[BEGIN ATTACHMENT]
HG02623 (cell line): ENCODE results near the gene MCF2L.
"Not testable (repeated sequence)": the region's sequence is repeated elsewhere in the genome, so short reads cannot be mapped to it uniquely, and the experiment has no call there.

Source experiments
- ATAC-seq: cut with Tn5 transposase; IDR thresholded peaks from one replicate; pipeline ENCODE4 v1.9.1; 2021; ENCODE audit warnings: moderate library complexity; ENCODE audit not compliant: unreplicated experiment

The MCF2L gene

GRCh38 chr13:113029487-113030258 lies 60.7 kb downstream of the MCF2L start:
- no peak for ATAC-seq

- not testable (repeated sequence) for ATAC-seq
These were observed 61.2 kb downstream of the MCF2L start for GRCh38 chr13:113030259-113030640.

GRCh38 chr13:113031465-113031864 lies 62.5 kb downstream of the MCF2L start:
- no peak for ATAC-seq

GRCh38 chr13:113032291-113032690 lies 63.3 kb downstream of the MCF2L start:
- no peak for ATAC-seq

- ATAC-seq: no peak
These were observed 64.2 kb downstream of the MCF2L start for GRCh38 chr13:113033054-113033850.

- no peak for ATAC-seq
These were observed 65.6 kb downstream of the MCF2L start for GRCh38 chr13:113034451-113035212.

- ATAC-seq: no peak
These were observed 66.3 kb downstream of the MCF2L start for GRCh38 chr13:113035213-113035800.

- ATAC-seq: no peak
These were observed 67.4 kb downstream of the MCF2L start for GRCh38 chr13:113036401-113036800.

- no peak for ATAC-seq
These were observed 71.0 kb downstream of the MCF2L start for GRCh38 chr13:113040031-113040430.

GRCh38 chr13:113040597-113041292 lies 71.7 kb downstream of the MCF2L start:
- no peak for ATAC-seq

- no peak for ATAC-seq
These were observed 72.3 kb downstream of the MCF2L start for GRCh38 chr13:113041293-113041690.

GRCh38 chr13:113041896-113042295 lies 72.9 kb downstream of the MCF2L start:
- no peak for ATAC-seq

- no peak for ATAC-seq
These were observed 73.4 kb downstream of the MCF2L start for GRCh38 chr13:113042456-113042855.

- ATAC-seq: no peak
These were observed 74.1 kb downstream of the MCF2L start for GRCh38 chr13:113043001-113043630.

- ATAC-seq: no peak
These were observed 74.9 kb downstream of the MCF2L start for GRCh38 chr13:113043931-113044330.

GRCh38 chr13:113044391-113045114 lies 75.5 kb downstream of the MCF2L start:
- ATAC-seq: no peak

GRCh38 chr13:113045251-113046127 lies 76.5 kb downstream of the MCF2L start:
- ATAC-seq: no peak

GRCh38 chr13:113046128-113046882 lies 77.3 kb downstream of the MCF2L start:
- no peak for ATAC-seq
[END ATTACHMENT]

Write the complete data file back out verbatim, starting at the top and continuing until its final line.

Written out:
HG02623 (cell line): ENCODE results near the gene MCF2L.
"Not testable (repeated sequence)": the region's sequence is repeated elsewhere in the genome, so short reads cannot be mapped to it uniquely, and the experiment has no call there.

Source experiments
- ATAC-seq: cut with Tn5 transposase; IDR thresholded peaks from one replicate; pipeline ENCODE4 v1.9.1; 2021; ENCODE audit warnings: moderate library complexity; ENCODE audit not compliant: unreplicated experiment

The MCF2L gene

GRCh38 chr13:113029487-113030258 lies 60.7 kb downstream of the MCF2L start:
- no peak for ATAC-seq

- not testable (repeated sequence) for ATAC-seq
These were observed 61.2 kb downstream of the MCF2L start for GRCh38 chr13:113030259-113030640.

GRCh38 chr13:113031465-113031864 lies 62.5 kb downstream of the MCF2L start:
- no peak for ATAC-seq

GRCh38 chr13:113032291-113032690 lies 63.3 kb downstream of the MCF2L start:
- no peak for ATAC-seq

- ATAC-seq: no peak
These were observed 64.2 kb downstream of the MCF2L start for GRCh38 chr13:113033054-113033850.

- no peak for ATAC-seq
These were observed 65.6 kb downstream of the MCF2L start for GRCh38 chr13:113034451-113035212.

- ATAC-seq: no peak
These were observed 66.3 kb downstream of the MCF2L start for GRCh38 chr13:113035213-113035800.

- ATAC-seq: no peak
These were observed 67.4 kb downstream of the MCF2L start for GRCh38 chr13:113036401-113036800.

- no peak for ATAC-seq
These were observed 71.0 kb downstream of the MCF2L start for GRCh38 chr13:113040031-113040430.

GRCh38 chr13:113040597-113041292 lies 71.7 kb downstream of the MCF2L start:
- no peak for ATAC-seq

- no peak for ATAC-seq
These were observed 72.3 kb downstream of the MCF2L start for GRCh38 chr13:113041293-113041690.

GRCh38 chr13:113041896-113042295 lies 72.9 kb downstream of the MCF2L start:
- no peak for ATAC-seq

- no peak for ATAC-seq
These were observed 73.4 kb downstream of the MCF2L start for GRCh38 chr13:113042456-113042855.

- ATAC-seq: no peak
These were observed 74.1 kb downstream of the MCF2L start for GRCh38 chr13:113043001-113043630.

- ATAC-seq: no peak
These were observed 74.9 kb downstream of the MCF2L start for GRCh38 chr13:113043931-113044330.

GRCh38 chr13:113044391-113045114 lies 75.5 kb downstream of the MCF2L start:
- ATAC-seq: no peak

GRCh38 chr13:113045251-113046127 lies 76.5 kb downstream of the MCF2L start:
- ATAC-seq: no peak

GRCh38 chr13:113046128-113046882 lies 77.3 kb downstream of the MCF2L start:
- no peak for ATAC-seq